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This is my code:

/*
create an abstract class shape and derived classes rectangle and circle from class shape, implement abstract method of class shape in rectangle and circle. Class circle contains radius as data members rectangle class contains length and breadth.
 */

class shape
{

              virtual void displayArea() = 0;
              virtual void get_radius(double r) = 0;
              virtual void get_length(double a) = 0;
              virtual void get_breadth(double b) = 0;
};

class rectangle: public shape
{

      protected:

                double length;
                double breadth;
      public:
             virtual void get_length(double a)
             {
                     length = a;
             }
             virtual void get_breadth(double b)
             {
                     breadth = b;
             }
             virtual void get_radius(double r)
             {
                     cout << endl;
             }
             virtual void displayArea()
             {
                     cout << "Area of RECTANGLE = " << length*breadth << endl;
             }
};

class circle: public shape
{

      protected:
                double radius;
      public:
              virtual void get_length(double a)
             {
                     cout << endl;
             }
             virtual void get_breadth(double b)
             {
                     cout << endl;
             }
             virtual void get_radius(double r)
             {
                     radius = r;
             }
             virtual void displayArea()
             {
                     cout << "Area of circle = " << 3.14*radius*radius << endl;
             }
};

int main()
{

    shape* shapes;
    double l, r, b;
    rectangle R;
    circle C;

    cout << "Enter the length and breadth for rectangle\n" << endl;
    cin >> l >> b; 
    cout << "\nEnter the radius of circle\n " << endl;
    cin >> r;
    R.get_length(l);
    R.get_breadth(b);
    C.get_radius(r);

    shapes[0] = R;
    shapes[1] = C;

    shapes[0].displayArea();
    shapes[1].displayArea();

    system("pause");
    return 0;
}

It is giving no compilation errors but during runtime this happens: Enter the length and breadth for rectangle

3 3

Enter the radius of circle

3

Then it pauses for sometime and then terminates. I am confused, what have I done wrong here and how to correct it? And what issues are there with the code?

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4 Answers 4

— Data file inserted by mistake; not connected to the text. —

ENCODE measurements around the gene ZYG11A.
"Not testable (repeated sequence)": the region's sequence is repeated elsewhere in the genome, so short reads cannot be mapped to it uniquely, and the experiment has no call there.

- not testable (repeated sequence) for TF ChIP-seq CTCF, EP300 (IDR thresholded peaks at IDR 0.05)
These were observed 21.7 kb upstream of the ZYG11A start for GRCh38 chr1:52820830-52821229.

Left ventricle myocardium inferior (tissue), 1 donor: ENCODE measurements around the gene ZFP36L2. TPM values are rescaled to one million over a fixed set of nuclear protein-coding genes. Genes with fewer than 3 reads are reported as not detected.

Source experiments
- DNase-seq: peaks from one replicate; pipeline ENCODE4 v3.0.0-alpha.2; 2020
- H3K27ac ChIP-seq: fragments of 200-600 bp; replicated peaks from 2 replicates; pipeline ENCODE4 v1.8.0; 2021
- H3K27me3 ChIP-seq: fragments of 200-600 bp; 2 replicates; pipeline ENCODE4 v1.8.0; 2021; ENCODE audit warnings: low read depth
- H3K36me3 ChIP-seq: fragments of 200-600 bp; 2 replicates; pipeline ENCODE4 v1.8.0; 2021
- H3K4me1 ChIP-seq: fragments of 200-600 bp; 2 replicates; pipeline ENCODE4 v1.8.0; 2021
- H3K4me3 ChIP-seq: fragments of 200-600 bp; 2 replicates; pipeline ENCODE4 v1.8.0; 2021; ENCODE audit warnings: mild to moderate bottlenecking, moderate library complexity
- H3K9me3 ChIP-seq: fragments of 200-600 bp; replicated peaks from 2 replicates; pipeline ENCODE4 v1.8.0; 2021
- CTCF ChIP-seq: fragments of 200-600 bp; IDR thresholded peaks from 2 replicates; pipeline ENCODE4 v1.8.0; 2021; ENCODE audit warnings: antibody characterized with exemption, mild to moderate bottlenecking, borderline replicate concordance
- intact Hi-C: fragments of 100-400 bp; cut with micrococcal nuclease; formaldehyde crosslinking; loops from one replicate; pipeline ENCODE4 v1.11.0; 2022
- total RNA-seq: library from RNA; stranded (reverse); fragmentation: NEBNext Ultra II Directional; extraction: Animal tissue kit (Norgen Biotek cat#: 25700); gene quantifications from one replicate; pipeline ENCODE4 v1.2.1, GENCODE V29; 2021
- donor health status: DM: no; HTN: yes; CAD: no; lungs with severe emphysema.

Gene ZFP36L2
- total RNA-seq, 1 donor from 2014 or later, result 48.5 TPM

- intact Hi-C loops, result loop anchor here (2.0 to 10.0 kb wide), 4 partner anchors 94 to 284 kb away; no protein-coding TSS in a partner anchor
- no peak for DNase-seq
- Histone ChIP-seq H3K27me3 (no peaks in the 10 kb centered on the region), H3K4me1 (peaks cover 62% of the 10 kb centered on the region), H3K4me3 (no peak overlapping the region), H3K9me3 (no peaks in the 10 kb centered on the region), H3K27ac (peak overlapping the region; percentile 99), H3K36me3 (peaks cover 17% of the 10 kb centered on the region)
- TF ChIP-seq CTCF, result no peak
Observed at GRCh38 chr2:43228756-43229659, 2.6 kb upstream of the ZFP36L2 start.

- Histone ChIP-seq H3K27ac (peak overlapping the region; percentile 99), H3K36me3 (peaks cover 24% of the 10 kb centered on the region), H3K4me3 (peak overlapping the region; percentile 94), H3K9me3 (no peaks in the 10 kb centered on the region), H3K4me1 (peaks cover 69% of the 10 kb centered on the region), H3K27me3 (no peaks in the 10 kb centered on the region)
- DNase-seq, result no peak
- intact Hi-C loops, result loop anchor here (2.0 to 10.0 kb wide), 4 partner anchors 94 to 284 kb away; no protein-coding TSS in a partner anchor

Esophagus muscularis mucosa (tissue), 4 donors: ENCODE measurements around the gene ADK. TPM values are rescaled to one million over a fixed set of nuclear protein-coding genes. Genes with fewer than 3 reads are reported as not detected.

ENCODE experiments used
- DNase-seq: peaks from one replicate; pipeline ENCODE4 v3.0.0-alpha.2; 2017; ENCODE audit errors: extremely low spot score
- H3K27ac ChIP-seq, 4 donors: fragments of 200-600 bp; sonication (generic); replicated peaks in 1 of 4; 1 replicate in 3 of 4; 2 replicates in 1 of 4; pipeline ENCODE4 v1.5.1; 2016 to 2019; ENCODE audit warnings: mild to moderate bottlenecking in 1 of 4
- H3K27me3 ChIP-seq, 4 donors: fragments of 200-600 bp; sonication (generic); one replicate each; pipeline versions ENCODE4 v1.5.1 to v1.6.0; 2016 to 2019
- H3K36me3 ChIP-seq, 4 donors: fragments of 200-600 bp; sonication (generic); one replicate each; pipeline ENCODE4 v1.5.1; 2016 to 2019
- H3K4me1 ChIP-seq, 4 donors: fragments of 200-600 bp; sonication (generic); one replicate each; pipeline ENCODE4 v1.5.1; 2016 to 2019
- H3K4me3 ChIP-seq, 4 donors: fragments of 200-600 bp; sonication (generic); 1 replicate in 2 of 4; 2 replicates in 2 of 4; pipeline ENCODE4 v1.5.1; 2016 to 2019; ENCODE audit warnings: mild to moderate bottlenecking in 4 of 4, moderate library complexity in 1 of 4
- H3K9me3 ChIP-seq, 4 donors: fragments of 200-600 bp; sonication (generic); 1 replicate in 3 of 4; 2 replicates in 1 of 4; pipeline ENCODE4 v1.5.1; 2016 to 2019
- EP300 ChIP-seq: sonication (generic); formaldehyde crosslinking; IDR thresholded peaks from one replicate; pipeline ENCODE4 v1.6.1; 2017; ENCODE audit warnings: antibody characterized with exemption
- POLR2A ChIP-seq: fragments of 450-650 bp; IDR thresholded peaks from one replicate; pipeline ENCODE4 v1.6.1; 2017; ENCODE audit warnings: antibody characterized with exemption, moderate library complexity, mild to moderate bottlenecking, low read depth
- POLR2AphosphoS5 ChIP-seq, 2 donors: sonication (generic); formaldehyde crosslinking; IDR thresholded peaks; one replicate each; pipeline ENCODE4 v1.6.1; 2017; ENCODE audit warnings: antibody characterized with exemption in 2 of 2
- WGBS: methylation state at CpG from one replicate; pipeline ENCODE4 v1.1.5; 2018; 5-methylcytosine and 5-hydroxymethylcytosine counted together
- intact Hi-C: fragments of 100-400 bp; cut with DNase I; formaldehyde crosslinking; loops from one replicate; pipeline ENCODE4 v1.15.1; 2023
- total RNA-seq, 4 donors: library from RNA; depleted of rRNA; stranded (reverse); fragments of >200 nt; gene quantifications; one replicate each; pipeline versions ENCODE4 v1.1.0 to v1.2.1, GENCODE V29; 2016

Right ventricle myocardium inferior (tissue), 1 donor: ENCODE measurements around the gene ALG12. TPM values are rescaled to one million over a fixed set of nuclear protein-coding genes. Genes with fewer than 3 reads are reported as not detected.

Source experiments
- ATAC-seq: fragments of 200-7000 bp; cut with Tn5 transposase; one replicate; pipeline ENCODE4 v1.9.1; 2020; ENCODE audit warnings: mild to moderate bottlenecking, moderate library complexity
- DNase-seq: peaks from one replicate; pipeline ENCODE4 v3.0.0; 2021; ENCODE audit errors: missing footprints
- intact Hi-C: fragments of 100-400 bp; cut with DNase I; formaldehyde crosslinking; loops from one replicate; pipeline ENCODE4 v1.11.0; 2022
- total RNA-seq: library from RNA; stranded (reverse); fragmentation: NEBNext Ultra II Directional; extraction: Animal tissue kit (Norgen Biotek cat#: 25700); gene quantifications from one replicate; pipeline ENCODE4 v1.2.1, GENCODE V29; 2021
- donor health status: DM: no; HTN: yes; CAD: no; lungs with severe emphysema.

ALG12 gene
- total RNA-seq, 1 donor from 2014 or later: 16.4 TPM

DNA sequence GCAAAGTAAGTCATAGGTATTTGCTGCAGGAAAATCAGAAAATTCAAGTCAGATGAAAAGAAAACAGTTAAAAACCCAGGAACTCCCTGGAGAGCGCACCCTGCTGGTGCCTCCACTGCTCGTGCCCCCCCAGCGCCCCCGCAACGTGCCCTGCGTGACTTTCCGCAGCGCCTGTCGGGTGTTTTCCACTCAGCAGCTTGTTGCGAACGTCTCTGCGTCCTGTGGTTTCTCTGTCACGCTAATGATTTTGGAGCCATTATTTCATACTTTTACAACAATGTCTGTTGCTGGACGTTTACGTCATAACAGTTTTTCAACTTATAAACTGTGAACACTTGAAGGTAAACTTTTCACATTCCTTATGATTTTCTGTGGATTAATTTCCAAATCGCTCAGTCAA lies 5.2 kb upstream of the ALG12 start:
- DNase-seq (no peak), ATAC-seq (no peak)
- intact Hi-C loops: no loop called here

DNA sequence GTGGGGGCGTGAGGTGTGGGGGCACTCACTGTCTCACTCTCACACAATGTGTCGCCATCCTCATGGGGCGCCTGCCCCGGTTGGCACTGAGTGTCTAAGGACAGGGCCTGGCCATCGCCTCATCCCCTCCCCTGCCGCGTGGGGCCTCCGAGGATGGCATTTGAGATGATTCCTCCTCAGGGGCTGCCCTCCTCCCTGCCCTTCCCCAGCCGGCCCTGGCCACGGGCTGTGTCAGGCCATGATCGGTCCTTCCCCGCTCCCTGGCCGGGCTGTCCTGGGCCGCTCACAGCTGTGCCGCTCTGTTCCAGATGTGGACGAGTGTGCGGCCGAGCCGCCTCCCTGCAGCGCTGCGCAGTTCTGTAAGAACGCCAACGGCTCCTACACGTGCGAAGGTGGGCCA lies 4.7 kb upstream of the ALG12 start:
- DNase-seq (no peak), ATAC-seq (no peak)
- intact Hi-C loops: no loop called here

Your shapes variable is uninitialized (which I suppose it to be array) , you need to initialize it with the address of objects :

shape* shapes[2] ;
//...

shapes[0] = &R;
shapes[1] = &C;

shapes[0]->displayArea();
shapes[1]->displayArea();
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For a start you have no constructors or setter functions (at least you have not shown any code for them) so there is no way to set your class member variables.

Secondly you cant do this

shape* shapes;
shapes[0] = R;
shapes[1] = C;

as shapes is a pointer for which you have not allocated memory. If you want an array of shape pointers you must declare shapes as an array and if it is an array of pointers, you should assign pointers to its elements and not objects.

EDIT I see that in fact you do have setter functions, and that you have called them get_length() get_radius() etc. This is highly confusing and you would be better using variable names that indicate what they do where possible. To someone reading your code this is very confusing

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The line

shape* shapes;

declares a pointer to a shape object. However, you have not allocated any memory for any shapes. Then you later use this pointer as an array:

shapes[0] = R; 
shapes[1] = C; 

This causes undefined behavior since this memory location is not allocated for use by your program.

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One thing that I noticed about your code is that 'shapes' is not actually an array. It is a non-initialized pointer. So shapes[0]=R will not point member#0 to R, it will copy it to wherever the pointer points to. The next line will do something similar. This will probably cause memory corruption. You probably want something like

shape* Shapes[2];

Or even (moving this line to after the place C and R are declared):

shape** Shapes = {
    &R,
    &C
};
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